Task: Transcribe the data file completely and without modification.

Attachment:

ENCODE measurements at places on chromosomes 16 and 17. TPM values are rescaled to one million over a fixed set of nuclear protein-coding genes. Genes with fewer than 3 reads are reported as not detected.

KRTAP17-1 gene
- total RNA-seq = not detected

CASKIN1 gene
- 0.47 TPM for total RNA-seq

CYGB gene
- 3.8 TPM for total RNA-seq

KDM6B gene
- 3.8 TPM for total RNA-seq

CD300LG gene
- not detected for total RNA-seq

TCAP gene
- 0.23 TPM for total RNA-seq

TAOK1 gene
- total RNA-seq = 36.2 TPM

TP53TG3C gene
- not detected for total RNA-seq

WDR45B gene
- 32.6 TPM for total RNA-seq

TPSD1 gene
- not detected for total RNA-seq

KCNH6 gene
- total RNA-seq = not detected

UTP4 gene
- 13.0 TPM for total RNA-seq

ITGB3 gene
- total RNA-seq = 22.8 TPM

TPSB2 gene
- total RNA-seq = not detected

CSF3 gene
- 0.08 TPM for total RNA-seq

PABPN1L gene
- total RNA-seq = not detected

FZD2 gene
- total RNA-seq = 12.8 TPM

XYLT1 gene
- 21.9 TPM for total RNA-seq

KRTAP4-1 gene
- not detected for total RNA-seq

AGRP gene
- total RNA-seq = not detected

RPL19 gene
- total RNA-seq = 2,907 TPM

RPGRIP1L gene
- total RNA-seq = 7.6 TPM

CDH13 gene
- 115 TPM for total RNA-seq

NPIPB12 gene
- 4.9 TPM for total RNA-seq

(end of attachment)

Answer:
ENCODE measurements at places on chromosomes 16 and 17. TPM values are rescaled to one million over a fixed set of nuclear protein-coding genes. Genes with fewer than 3 reads are reported as not detected.

KRTAP17-1 gene
- total RNA-seq = not detected

CASKIN1 gene
- 0.47 TPM for total RNA-seq

CYGB gene
- 3.8 TPM for total RNA-seq

KDM6B gene
- 3.8 TPM for total RNA-seq

CD300LG gene
- not detected for total RNA-seq

TCAP gene
- 0.23 TPM for total RNA-seq

TAOK1 gene
- total RNA-seq = 36.2 TPM

TP53TG3C gene
- not detected for total RNA-seq

WDR45B gene
- 32.6 TPM for total RNA-seq

TPSD1 gene
- not detected for total RNA-seq

KCNH6 gene
- total RNA-seq = not detected

UTP4 gene
- 13.0 TPM for total RNA-seq

ITGB3 gene
- total RNA-seq = 22.8 TPM

TPSB2 gene
- total RNA-seq = not detected

CSF3 gene
- 0.08 TPM for total RNA-seq

PABPN1L gene
- total RNA-seq = not detected

FZD2 gene
- total RNA-seq = 12.8 TPM

XYLT1 gene
- 21.9 TPM for total RNA-seq

KRTAP4-1 gene
- not detected for total RNA-seq

AGRP gene
- total RNA-seq = not detected

RPL19 gene
- total RNA-seq = 2,907 TPM

RPGRIP1L gene
- total RNA-seq = 7.6 TPM

CDH13 gene
- 115 TPM for total RNA-seq

NPIPB12 gene
- 4.9 TPM for total RNA-seq